At any rate, I am glad to hear Walt Disney will once again be making hand drawn animated films for the big screen. While I am a big fan of computer animation (I've seen most of the Pixar and Dreamworks movies in the theatre), I have always loved hand drawn animation. And I still think there is a place for it in today's world of CGI creations. It seemed to me a grave injustice that Disney decided to stop making cel animated films to begin with.

Wednesday, February 7, 2007

Tige Andrews and Frankie Laine Pass On

Recently two individuals have passed on with whom I rather suspect that younger readers (if I have any--I imagine this blog skews much, much more towards Generation X than Generation Y...) are probably not familiar. The first was Tige Andrews, whose name many readers might recogise from The Mod Squad.

Andrews died January 27 at age 89 from a heart attack. He was born March 19, 1920 in Brooklyn to parents of Syrian descent. Andrews served in the Army during World War II. After his return to civilian life he graduated from the American Academy of Dramatic Arts in New York City. He made his first appearance on Broadway as part of the ensemble in Mister Roberts. Later he would take over the role of Schlemmer in the play. Roberts would make a few TV appearances in the early Fifties (Kraft Television Theatre, Armstrong Circle Theatre, and so on), but the turning point in his career would be 1955. That year he again appeared on Broadway in The Threepenny Opera. It was also that year he was cast in
the role of Wiley in the movie version of Mister Roberts. He would also appear in various episodes of The Phil Silvers Show as Private Gander.

Over the next few years Andrews would appear in such films as Onionhead and A Private Affair, but his career would mostly be on television. He guest starred on such shows as Playhouse 90, Zorro, The Detectives Starring Robert Taylor, Star Trek, Gunsmoke, and The Fugitive. It was in 1968 that he was cast in the role of Captain Greer, the officer in charge of three young undercover officers. Andrews stayed with the series for three years and was even nominated for an Emmy.

Following The Mod Squad, Andrews guested on such shows as Kojak and Murder She Wrote.

I must admit that I was never a big fan of The Mod Squad, although I have to admit that it did have a good cast. As one of that cast, Andrews did display considerable talent. And I remember his well from his guest appearances on various shows in the Sixties.

The other individual to die recently was singer Frankie Laine, perhaps best known as the man who sang the theme to the TV show Rawhide. He died yesterday at age 93. Laine was born Frank LoVecchio on March 30, 1913 in Chicago, Illinois. He started singing as a child, but did not decide to pursue it as a career until he was 17. Unfortunately, it would be quite some time before he met with success. He worked dance marathons during the Thirties and later performed small jazz clubs. He worked a variety of jobs in addition to singing, including stints as a factory worker and used car salesman. It was 1943 that he moved to Hollywood and he sang in the background of various movies and even dubbed the voice of Danny Kaye in The Kid From Brooklyn. In 1946 Hoagy Carmichael discovered Laine in a Los Angeles club. The end result was a recording contract with Mercury Records. He also soon had his first his hit, "That's My Desire," a song then six years old.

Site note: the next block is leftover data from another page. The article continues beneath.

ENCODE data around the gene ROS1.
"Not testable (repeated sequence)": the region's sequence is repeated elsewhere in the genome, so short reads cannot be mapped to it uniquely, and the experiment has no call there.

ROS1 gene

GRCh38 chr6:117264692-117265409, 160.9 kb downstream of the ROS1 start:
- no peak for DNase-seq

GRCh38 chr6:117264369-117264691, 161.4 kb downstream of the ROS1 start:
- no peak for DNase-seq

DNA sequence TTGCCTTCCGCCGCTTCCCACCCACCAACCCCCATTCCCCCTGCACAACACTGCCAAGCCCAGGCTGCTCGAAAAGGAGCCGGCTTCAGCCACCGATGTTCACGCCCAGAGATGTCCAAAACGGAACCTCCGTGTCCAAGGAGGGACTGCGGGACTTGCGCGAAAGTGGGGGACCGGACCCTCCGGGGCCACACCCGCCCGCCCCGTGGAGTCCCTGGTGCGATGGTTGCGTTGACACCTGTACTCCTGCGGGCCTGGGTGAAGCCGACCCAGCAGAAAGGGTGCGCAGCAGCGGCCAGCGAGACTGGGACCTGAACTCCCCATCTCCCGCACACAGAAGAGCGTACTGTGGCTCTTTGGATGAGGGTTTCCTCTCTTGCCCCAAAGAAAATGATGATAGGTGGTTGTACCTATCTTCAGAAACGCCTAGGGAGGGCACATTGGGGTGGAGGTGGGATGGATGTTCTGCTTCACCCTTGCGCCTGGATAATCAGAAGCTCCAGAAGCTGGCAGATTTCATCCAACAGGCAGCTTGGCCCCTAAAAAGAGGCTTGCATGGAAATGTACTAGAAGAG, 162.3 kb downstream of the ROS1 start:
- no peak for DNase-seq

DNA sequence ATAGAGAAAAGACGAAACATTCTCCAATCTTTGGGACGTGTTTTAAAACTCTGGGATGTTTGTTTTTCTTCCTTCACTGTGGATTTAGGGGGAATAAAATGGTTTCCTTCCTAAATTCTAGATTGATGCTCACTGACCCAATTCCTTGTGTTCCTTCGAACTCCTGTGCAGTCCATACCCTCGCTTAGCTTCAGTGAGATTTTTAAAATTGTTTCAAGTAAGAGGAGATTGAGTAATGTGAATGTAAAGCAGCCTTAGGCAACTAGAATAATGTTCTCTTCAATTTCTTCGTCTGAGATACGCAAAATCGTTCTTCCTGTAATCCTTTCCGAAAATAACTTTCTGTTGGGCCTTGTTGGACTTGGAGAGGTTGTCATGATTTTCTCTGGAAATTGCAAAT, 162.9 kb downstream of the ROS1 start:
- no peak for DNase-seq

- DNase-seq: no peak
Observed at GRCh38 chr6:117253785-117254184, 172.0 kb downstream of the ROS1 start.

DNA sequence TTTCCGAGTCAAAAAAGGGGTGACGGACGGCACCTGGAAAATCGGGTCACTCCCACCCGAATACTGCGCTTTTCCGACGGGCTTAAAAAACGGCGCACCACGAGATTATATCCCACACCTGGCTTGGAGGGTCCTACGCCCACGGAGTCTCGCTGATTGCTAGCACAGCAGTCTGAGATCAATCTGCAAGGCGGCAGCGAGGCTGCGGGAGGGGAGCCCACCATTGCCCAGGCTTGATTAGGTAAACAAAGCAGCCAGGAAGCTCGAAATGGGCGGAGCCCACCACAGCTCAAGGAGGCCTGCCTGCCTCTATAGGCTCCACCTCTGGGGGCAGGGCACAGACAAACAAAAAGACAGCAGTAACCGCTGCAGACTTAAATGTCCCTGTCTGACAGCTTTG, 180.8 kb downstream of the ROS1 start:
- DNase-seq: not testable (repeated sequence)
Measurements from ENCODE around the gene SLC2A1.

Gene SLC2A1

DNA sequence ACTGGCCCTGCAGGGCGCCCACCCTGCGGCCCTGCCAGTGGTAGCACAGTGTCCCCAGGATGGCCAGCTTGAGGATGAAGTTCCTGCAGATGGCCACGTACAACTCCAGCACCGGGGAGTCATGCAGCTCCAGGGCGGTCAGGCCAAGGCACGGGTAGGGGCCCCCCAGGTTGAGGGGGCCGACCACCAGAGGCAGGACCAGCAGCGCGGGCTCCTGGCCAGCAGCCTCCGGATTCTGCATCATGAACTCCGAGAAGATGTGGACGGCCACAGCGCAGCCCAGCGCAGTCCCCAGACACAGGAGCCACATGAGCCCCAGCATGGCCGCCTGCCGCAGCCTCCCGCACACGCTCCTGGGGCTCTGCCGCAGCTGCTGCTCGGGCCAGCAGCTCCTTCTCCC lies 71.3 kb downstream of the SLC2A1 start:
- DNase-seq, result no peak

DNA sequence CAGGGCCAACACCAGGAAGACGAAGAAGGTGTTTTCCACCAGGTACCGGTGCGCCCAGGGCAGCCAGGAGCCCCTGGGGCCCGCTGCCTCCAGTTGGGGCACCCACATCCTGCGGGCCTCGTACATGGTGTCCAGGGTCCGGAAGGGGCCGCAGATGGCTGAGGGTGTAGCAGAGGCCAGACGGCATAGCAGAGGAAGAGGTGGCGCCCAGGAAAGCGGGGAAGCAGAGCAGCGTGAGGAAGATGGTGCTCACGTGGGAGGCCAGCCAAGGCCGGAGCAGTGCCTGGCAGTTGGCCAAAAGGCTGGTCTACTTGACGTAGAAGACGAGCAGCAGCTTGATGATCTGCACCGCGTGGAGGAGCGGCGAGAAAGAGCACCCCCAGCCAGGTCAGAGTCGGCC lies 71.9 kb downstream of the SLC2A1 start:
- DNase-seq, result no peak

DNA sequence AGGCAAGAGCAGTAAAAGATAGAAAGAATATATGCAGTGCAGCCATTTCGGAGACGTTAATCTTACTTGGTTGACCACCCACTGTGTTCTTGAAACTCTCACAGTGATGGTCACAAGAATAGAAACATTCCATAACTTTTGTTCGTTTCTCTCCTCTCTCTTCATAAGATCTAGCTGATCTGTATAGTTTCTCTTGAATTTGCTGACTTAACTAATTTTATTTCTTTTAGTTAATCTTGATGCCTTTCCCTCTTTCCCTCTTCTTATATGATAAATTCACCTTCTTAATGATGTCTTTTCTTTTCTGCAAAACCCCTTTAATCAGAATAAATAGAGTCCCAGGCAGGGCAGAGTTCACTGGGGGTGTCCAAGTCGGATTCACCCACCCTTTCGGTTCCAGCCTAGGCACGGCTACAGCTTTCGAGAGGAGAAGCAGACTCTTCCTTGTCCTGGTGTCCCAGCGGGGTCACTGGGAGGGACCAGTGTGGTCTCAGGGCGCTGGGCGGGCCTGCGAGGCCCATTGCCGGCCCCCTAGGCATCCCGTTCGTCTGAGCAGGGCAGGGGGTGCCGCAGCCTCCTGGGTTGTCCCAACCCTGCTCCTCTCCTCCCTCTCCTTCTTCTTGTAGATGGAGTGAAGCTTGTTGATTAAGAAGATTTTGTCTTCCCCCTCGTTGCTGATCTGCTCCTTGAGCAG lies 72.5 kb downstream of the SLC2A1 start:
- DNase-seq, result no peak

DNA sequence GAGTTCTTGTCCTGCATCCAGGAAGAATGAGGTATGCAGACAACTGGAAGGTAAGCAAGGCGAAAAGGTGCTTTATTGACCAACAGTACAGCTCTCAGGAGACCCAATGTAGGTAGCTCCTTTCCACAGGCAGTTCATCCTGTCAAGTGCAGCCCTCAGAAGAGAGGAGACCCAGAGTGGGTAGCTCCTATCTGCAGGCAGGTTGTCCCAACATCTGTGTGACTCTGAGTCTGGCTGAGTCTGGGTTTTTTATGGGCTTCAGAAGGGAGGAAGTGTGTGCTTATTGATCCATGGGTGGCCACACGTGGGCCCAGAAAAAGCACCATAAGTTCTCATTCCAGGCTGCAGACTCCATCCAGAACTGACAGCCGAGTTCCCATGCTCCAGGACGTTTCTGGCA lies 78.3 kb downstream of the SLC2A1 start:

Laine would continue to have hits throughout the late Forties and Fifties, including "Mule Train," "Shine," "Jezebel," and "When You're in Love." In 1955 he had his own variety show (Frankie Laine Time) and appeared on many variety shows of the era (The Ed Sullivan Show, The Perry Como Show), and so on). Of course, his best known work would come in 1959 with the theme to the TV show Rawhide). He would also perform the theme songs to the TV shows Gunslinger and Rango, and the theme to the Mel Brooks film Blazing Saddles.

Laine had fewer hits in the Sixties, although he still had a few (remarkable for an older artist in the wake of rock 'n' roll and the British Invasion). Declining health would force Laine to release fewer and fewer albums throughout the years.

I must confess to always having liked Frankie Laine. "Rawhide" has always been one of my favourite TV theme songs, and I always loved the song "Mule Train." He definitely had a strong voice--he could be heard even without a microphone! Indeed, Laine marked a sharp break from the crooning style of such singers as Frank Sinatra and Bing Crosby. And in being influenced by the rhythm and blues singers of the era, Laine's vocal style could be considered a forerunner of early rock 'n' roll. At the same time, however, it is hard to peg Laine in any given genre. Although generally considered a jazz artist, he performed songs that could be considered country, folk, gospel, and even rock 'n' roll. One thing about Frankie Laine, he was certainly unique.